Here in the Ignatian Solidarity Network office, dialogue frequently centers around language—around how we speak about the people we seek to advocate for and stand with.
I am a straight, white woman. My co-workers at ISN are all white. We speak to a demographic—primarily students, staff, and alumni affiliated with private schools—which is historically white.
The way we speak about race, about immigration, about people living at the margins matters deeply.
The way we speak about race, about immigration, about people living at the margins matters deeply.Click to tweet
Yet, those words, when typed on a page, are small.
The servants in today’s Gospel were entrusted with talents, the “small matters” of their master, and were joyfully rewarded with “great responsibility” when they were faithful and fruitful.
However, talents, historically gold or silver objects of great physical weight and monetary value, signify that the “small matters” entrusted to the servants may have been worth a great deal. And thus so are the “small matters” of how I use words to speak about those who experience oppression that I do not personally encounter.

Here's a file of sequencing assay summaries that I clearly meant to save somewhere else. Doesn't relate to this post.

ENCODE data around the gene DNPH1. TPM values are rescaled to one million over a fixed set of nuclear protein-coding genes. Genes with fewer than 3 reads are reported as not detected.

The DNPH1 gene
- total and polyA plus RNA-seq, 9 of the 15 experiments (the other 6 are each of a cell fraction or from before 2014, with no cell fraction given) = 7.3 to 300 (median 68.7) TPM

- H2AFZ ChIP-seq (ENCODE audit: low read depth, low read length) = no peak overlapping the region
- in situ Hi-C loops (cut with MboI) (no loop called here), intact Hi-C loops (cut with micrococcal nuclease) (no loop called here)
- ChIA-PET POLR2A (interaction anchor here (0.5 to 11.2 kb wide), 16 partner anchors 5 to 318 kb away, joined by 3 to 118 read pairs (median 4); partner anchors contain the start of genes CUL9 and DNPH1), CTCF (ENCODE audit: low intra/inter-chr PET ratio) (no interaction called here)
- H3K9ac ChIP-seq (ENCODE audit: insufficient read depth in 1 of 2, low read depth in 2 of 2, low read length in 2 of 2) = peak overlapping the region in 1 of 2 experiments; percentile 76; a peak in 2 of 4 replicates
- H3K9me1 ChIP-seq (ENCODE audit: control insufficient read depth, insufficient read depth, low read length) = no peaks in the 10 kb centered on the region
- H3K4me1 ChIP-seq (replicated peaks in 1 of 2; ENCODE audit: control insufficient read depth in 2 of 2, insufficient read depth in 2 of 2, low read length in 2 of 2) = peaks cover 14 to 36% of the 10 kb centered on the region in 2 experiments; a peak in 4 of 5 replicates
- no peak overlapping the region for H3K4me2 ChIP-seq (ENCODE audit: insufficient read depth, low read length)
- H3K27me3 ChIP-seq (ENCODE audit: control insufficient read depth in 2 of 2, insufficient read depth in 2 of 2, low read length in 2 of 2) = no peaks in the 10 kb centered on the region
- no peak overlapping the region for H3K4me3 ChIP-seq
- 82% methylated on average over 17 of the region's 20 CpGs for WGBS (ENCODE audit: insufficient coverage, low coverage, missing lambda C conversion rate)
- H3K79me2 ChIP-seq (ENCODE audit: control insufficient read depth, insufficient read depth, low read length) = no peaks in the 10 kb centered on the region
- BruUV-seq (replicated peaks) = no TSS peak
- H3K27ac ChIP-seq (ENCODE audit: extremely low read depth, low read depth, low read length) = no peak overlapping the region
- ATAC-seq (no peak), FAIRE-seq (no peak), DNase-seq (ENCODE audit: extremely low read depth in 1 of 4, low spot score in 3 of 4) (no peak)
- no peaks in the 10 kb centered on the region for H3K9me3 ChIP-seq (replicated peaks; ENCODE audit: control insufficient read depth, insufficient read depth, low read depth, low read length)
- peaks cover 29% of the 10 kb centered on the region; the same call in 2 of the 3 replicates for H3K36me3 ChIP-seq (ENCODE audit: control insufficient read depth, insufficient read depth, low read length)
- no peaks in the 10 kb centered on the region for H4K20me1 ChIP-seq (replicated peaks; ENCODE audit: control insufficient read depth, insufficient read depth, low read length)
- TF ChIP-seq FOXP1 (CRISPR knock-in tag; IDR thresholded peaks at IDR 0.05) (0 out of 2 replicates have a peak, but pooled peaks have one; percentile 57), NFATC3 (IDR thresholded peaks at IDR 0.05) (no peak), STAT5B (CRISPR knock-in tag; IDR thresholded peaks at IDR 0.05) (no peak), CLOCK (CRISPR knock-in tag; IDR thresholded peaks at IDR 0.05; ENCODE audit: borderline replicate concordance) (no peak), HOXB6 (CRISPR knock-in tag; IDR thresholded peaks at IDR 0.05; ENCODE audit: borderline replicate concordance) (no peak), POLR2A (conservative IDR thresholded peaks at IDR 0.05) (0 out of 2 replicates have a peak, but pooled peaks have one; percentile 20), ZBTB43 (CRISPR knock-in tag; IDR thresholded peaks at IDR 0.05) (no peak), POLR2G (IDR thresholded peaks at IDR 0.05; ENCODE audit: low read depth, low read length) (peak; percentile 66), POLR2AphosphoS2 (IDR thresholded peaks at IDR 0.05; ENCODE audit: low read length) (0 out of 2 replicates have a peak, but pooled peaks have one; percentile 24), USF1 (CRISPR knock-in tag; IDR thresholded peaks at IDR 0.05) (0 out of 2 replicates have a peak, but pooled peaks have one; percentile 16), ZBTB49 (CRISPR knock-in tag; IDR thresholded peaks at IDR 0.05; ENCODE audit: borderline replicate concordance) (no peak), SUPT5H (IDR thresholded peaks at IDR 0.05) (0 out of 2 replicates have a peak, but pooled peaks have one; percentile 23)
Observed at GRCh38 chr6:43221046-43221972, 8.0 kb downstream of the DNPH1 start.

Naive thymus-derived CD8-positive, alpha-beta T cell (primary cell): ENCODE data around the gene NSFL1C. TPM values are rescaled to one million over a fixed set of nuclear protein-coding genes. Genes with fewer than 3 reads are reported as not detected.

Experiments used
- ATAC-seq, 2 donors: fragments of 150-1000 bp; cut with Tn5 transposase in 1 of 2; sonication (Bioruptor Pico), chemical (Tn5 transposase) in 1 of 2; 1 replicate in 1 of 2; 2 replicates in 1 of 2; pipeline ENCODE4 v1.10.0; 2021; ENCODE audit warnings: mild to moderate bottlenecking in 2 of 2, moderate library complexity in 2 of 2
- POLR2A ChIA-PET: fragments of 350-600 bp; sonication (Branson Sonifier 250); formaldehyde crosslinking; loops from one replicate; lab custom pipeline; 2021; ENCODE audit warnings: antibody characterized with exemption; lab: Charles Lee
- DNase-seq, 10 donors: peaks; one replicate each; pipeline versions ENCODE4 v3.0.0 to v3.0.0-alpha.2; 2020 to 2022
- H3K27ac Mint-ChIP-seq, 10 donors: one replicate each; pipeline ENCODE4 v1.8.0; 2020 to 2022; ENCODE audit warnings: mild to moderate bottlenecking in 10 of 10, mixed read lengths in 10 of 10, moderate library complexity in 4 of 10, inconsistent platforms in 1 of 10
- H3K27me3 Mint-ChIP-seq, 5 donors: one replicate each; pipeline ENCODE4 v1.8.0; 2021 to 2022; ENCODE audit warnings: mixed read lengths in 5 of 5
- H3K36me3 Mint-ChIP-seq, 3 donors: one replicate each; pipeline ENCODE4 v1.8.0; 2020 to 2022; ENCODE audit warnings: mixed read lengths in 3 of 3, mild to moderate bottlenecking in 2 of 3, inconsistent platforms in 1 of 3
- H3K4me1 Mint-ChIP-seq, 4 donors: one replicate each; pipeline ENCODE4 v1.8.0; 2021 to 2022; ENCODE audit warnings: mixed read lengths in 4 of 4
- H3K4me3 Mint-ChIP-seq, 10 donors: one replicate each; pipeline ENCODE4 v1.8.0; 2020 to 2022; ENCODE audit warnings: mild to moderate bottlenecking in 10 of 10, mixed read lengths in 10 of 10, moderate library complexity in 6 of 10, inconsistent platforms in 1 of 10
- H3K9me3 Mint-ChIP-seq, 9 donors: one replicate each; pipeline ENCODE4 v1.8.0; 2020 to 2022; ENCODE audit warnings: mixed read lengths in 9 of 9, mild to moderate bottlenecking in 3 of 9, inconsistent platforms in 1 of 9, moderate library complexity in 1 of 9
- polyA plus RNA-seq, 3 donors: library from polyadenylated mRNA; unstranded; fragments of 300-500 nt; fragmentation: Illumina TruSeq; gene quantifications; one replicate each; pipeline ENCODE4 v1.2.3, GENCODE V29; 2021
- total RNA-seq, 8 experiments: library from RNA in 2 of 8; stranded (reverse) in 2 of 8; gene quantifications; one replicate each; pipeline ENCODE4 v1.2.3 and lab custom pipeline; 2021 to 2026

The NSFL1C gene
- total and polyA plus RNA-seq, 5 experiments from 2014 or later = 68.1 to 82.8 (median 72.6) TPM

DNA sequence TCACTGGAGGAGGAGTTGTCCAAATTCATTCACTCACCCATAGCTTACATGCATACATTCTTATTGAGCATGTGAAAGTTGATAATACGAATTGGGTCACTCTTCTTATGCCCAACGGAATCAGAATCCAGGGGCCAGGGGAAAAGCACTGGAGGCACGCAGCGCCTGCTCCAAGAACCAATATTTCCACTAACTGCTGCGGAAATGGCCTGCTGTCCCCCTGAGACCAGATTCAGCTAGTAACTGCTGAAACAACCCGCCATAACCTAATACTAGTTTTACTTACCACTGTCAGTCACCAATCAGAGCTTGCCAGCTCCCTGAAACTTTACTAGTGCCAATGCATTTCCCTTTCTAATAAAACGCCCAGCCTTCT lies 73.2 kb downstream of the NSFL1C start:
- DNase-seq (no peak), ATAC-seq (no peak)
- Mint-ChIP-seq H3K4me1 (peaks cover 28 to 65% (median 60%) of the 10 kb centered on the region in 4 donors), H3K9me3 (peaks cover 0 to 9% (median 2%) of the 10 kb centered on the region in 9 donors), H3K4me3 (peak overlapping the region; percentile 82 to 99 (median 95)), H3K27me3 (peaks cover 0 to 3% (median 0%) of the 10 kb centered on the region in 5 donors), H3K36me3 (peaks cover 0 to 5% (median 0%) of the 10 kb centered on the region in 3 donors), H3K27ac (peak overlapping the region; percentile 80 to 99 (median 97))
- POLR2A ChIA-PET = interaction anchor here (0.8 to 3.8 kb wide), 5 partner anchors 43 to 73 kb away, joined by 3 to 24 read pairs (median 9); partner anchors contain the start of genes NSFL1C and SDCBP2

Speaking rightly, using these small but incredibly powerful and weighty words on a page, demands work.
It requires an ability to sit down, be quiet, and listen to those who choose to tell their stories to better understand the lived experience of inequality.
Speaking rightly, using these small but incredibly powerful and weighty words on a page, demands work.Click to tweet
It requires an ability to admit missteps and educate myself to better stand with others.
It requires that I examine my own privilege, to not only transform the way I use words in a press release or social media post, but to be transformed in a way that allows me to more fully be entrusted with that “great responsibility” of standing with and working alongside those whom our systems and society oppress.
Kelly Swan has worked for the Ignatian Solidarity Network since 2016, first as communications director, and now as director of advancement. She grew up in West Virginia and is a graduate of Wheeling Jesuit University. Kelly has worked in parish social ministry, child and family advocacy, community education and organizing, and publishing. She lives in the Cleveland, Ohio area with her children.